Backstory: Avoiding Flat Characters


Paper Dolls with Amy Butler clothes
Photo by AForestFrolic (click pic for link)

In an effort to think positively, I have decided to start on the second romance in the Wanderlust series.  Initially, I had moved on to a different project because I have a fear of starting a sequel before Book one sells.  But in this case, the books are meant to be free-standing stories if necessary--i.e. a character is pulled from book one but it's a different band member's story.  (For those of you who have beta read for me, this would be Sean's story.)


Plus, the characters have been poking me in the ribs demanding I let them have their own story.  So I have started doing my haphazard outlining for book two and have the concepts sketched out for books three and four.  See, I told you, I'm in positive thinking mode.  There better be something to that whole "Secret" thing Oprah's always talking about.  :)

So as I get my thoughts together on the book, I realized that one of the most important components for me is backstory.  If I don't know the character's backstory, then I have trouble starting the book.  There are writers out there that say you shouldn't worry about backstory, just focus on what is going on with the character's right now, but I don't agree.  Yes, we should not bog the reader down with all aspects of the character's history.  However, I as the writer need to know even if it never makes it in the book.  This goes hand and hand with motivation for me.  Why does the character act this way?  Because of A, B, C.  If I don't know this then I'm just writing a paper doll--a flat caricature with no shadows or depth.

So along with plotting and such, I come up with the big events in the character's history.  Think of this like Dr. Phil's "defining moments" technique.  He often asks his guests to list the five or ten defining moments in their lives--things that happened that changed everything.  Now hopefully your story is starting one of these moments, but you also need to know the ones from their past.  And they don't all need to be smack-you-upside-the-head incidents.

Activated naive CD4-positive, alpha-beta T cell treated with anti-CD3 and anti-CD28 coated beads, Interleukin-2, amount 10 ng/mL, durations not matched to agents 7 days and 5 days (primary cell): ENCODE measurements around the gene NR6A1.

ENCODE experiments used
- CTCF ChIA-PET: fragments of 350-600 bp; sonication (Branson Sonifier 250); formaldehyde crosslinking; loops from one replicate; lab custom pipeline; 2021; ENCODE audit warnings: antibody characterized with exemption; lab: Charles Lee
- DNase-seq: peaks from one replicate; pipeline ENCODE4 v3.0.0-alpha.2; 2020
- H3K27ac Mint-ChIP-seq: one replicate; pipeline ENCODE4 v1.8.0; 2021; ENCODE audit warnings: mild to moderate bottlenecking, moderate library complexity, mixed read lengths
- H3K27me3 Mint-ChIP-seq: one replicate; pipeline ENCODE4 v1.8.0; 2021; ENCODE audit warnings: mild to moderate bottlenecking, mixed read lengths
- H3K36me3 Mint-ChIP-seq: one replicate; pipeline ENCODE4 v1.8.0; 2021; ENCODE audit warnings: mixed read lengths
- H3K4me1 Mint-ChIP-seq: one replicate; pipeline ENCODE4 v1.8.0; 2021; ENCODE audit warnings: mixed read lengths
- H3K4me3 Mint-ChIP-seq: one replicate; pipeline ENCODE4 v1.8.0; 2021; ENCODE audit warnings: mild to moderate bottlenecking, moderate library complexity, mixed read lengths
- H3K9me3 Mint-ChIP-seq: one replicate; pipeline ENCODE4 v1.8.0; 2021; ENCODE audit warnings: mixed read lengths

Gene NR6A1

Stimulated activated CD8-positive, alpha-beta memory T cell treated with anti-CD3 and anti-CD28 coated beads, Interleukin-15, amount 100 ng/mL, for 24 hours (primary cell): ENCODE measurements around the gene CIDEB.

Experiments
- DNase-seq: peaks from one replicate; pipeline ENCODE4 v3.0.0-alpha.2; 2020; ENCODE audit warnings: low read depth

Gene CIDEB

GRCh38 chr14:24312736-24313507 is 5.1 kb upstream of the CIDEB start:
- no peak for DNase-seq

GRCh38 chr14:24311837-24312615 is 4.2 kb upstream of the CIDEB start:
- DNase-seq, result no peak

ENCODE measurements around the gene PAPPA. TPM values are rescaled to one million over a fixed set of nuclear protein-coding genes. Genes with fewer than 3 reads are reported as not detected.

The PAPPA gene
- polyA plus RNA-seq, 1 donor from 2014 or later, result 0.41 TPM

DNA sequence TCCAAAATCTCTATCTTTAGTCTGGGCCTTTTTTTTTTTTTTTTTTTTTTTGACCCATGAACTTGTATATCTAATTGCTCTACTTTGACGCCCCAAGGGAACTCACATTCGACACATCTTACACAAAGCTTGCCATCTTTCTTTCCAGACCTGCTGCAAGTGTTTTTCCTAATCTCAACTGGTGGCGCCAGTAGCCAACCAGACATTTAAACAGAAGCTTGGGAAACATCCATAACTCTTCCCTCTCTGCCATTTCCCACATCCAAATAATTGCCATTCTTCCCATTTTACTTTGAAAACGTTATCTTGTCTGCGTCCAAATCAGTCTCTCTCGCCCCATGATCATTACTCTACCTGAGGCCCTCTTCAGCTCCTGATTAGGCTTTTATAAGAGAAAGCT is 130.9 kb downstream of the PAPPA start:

Maybe when you character starred in a play at school, his parents decided to go to his brother's football game instead--showing him who they favored.  Maybe that has made him fiercely competitive.

Or take inspiration from your own history.  I hate when people are late--loathe it.  Why?  Because when my dad used to pick me up for my every other weekend visit he was notoriously late--sometimes half an hour, sometimes much longer.  Sitting on that front step waiting for him made me feel like whatever was keeping him from picking me up on time was more important than me.

It is especially vital to know the history when your character has some less than admirable qualities or takes some undesirable action.  For instance, my character is in a band and has been a bit of womanizer in the past.  So I need to motivate that properly to let the reader eventually forgive him for these past actions and be open to seeing him as the hero.

Now the key to all of this is to know your character inside and out, but to be able to convey that to your reader without telling them all that background.  So, tomorrow I am going to go through some techniques of how to work in your backstory without bogging down your story.

So what is your method?  Do you start writing and develop backstory as you go along or do you need to know the history before getting started?  Or, do you believe that backstory isn't that important and that you should only worry about the here and now of the character?


**Today's Theme Song**
"My Paper Heart" - All-American Rejects
(player in sidebar if you'd like a listen)